Show simple item record

dc.contributor.authorBennis, Hafsa
dc.contributor.authorBoustany, Razane
dc.contributor.authorDalena, Anna Lucky
dc.contributor.authorGentil, Henriette Josephine
dc.contributor.authorHajar, Yasmine Jamal
dc.contributor.authorSharif, Hind
dc.contributor.authorSharif, Salma
dc.contributor.authorTaha, Suhail
dc.contributor.authorWelander, Marta
dc.contributor.authorZucconi, Martina
dc.date.accessioned2018-10-04T12:51:47Z
dc.date.available2018-10-04T12:51:47Z
dc.date.issued2018-10
dc.identifier.citationH Bennis, R Boustany, AL Dalena et al ‘Human rights and democracy in the Arab World in 2017: Hopeless within, doomed abroad’ (2018) 2 Global Campus Human Rights Journal 96-126. https://doi.org/20.500.11825/685en_US
dc.identifier.urihttps://doi.org/20.500.11825/685
dc.description.abstractAbstract: This article, which gives an overview of the situation pertaining to human rights and democracy in the Arab world during 2017, deals with the situation in nine countries. These countries represent a varied picture, in that occupied territories (Palestine); fledgling democracies (Lebanon and Tunisia); authoritarian regimes (Saudi Arabia, Morocco and Egypt); and unstable countries where war and terror prevailed (Libya, Iraq and Syria) are included. Stated in general terms, the Arab world was subjected to pressure, from below, to liberalise, which was met by resistance and conservatism, from above. In Palestine, local authorities quashed protests for equality, dignity and freedom of speech, while Israeli expropriation, violence, arbitrary arrests and detentions caused thousands of injuries and deaths. In Lebanon and Tunisia, some advances were made with regard to women’s rights, drugs and ‘rape-marriage’ laws, but progress was hampered by measures consolidating corruption and impunity. The situation in three authoritarian regimes, Saudi Arabia, Morocco and Egypt, remained of grave concern. Saudi Arabia showed some signs of opening which may remain a cosmetic campaign aimed at legitimising the leadership of Mohammad Ben Salman and merely appeasing international pressure. Egypt and Morocco have shut down dissent and protest, while still trying to show some willingness to liberalise. Dire situations prevailed in Libya, Iraq and Syria, with terrorism, kidnappings, deprivation of liberty of children, and the prohibited chemical weapons being used. When individuals tried to escape the hardship in their countries, they often faced violations of human rights in Europe, by the countries that themselves are trying to promote change in the region. Key words: human rights; democracy; Arab world; 2017; occupied territories; fledgling democracies; authoritarian regimes; war; terror; refugeesen_US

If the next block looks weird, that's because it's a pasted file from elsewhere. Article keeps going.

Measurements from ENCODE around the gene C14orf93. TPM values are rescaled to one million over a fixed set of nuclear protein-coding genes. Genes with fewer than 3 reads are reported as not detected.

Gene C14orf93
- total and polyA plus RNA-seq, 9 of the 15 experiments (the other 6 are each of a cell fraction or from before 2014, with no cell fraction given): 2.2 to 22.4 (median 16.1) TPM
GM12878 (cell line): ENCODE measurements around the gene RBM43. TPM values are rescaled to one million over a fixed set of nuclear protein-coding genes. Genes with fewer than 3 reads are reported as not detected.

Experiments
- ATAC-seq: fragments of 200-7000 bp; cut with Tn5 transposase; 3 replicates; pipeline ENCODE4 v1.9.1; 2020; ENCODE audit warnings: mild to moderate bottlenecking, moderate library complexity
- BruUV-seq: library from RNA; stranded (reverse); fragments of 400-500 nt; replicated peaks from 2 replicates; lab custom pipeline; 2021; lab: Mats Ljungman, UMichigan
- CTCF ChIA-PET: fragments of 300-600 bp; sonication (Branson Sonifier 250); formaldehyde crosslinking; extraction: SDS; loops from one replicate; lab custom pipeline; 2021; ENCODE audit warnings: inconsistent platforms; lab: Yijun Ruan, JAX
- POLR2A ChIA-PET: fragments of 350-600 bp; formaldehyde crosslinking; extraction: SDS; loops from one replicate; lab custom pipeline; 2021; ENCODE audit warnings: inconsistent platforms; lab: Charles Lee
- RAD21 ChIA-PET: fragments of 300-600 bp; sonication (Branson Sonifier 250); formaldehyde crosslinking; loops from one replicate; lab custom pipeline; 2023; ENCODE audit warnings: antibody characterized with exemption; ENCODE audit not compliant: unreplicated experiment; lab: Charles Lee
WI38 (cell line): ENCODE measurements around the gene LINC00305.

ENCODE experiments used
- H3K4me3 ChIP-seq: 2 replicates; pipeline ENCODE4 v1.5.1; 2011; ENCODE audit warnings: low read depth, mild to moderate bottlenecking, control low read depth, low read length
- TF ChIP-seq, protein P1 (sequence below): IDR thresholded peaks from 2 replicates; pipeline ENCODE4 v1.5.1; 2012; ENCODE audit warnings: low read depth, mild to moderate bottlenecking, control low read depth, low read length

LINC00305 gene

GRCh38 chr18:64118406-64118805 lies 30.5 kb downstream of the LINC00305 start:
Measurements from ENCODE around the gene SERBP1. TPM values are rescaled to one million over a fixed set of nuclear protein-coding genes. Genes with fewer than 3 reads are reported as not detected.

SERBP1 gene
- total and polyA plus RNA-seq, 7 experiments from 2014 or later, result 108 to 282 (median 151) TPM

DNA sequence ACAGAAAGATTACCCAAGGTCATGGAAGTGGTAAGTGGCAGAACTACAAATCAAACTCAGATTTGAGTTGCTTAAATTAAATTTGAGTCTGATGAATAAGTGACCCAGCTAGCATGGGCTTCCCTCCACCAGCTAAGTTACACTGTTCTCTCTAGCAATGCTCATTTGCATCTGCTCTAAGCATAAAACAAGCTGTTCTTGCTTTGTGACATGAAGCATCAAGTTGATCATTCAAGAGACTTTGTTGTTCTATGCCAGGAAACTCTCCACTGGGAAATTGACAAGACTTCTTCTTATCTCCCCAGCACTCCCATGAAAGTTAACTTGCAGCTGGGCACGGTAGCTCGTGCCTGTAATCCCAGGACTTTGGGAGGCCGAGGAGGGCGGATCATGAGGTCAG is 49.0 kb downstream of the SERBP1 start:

dc.language.isoenen_US
dc.publisherGlobal Campusen_US
dc.relation.ispartofseriesGlobal Campus Human Rights Journal;2.1
dc.subjecthuman rightsen_US
dc.subjectdemocracyen_US
dc.subjectArab Countriesen_US
dc.subjectauthoritarianismen_US
dc.subjectPalestineen_US
dc.subjectwaren_US
dc.subjectterrorismen_US
dc.subjectrefugeesen_US
dc.titleHuman rights and democracy in the Arab World in 2017: Hopeless within, doomed abroaden_US
dc.typeArticleen_US


Files in this item

Thumbnail

This item appears in the following Collection(s)

  • Volume 2 No 1
    Global Campus Human Rights Journal. Volume 2, No 1 (2018)

Show simple item record